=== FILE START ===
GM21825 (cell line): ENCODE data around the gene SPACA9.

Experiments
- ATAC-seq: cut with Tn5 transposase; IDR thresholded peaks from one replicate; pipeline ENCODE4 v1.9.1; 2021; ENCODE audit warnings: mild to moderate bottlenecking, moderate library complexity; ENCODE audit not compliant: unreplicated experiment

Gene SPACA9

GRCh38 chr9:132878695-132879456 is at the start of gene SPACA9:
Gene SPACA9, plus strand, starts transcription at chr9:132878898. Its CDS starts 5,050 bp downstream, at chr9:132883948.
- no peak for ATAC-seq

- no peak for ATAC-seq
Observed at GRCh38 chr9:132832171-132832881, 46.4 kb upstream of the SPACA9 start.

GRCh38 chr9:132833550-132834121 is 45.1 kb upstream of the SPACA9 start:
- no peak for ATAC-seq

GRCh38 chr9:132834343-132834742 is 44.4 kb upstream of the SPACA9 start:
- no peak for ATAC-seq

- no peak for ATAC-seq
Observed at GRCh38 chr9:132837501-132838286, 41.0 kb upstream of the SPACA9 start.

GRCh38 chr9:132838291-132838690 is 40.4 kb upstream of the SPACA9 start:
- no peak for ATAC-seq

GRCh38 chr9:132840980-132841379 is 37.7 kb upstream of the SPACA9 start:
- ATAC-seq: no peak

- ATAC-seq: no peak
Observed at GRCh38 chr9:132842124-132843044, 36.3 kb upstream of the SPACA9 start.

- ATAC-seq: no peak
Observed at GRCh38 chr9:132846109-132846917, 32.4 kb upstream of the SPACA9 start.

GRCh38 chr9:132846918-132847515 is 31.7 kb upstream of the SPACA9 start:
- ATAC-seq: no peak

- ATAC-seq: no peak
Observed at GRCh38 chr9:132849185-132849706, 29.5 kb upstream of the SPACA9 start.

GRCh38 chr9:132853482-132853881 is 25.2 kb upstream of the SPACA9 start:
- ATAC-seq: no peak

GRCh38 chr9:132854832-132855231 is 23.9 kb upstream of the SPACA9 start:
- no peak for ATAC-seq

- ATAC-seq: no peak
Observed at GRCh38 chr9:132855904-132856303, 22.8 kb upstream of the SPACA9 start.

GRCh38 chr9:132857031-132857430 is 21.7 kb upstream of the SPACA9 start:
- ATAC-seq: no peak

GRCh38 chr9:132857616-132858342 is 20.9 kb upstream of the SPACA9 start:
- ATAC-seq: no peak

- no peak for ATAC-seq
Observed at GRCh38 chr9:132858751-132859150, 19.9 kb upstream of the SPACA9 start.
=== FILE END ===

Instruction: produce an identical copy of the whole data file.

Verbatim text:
GM21825 (cell line): ENCODE data around the gene SPACA9.

Experiments
- ATAC-seq: cut with Tn5 transposase; IDR thresholded peaks from one replicate; pipeline ENCODE4 v1.9.1; 2021; ENCODE audit warnings: mild to moderate bottlenecking, moderate library complexity; ENCODE audit not compliant: unreplicated experiment

Gene SPACA9

GRCh38 chr9:132878695-132879456 is at the start of gene SPACA9:
Gene SPACA9, plus strand, starts transcription at chr9:132878898. Its CDS starts 5,050 bp downstream, at chr9:132883948.
- no peak for ATAC-seq

- no peak for ATAC-seq
Observed at GRCh38 chr9:132832171-132832881, 46.4 kb upstream of the SPACA9 start.

GRCh38 chr9:132833550-132834121 is 45.1 kb upstream of the SPACA9 start:
- no peak for ATAC-seq

GRCh38 chr9:132834343-132834742 is 44.4 kb upstream of the SPACA9 start:
- no peak for ATAC-seq

- no peak for ATAC-seq
Observed at GRCh38 chr9:132837501-132838286, 41.0 kb upstream of the SPACA9 start.

GRCh38 chr9:132838291-132838690 is 40.4 kb upstream of the SPACA9 start:
- no peak for ATAC-seq

GRCh38 chr9:132840980-132841379 is 37.7 kb upstream of the SPACA9 start:
- ATAC-seq: no peak

- ATAC-seq: no peak
Observed at GRCh38 chr9:132842124-132843044, 36.3 kb upstream of the SPACA9 start.

- ATAC-seq: no peak
Observed at GRCh38 chr9:132846109-132846917, 32.4 kb upstream of the SPACA9 start.

GRCh38 chr9:132846918-132847515 is 31.7 kb upstream of the SPACA9 start:
- ATAC-seq: no peak

- ATAC-seq: no peak
Observed at GRCh38 chr9:132849185-132849706, 29.5 kb upstream of the SPACA9 start.

GRCh38 chr9:132853482-132853881 is 25.2 kb upstream of the SPACA9 start:
- ATAC-seq: no peak

GRCh38 chr9:132854832-132855231 is 23.9 kb upstream of the SPACA9 start:
- no peak for ATAC-seq

- ATAC-seq: no peak
Observed at GRCh38 chr9:132855904-132856303, 22.8 kb upstream of the SPACA9 start.

GRCh38 chr9:132857031-132857430 is 21.7 kb upstream of the SPACA9 start:
- ATAC-seq: no peak

GRCh38 chr9:132857616-132858342 is 20.9 kb upstream of the SPACA9 start:
- ATAC-seq: no peak

- no peak for ATAC-seq
Observed at GRCh38 chr9:132858751-132859150, 19.9 kb upstream of the SPACA9 start.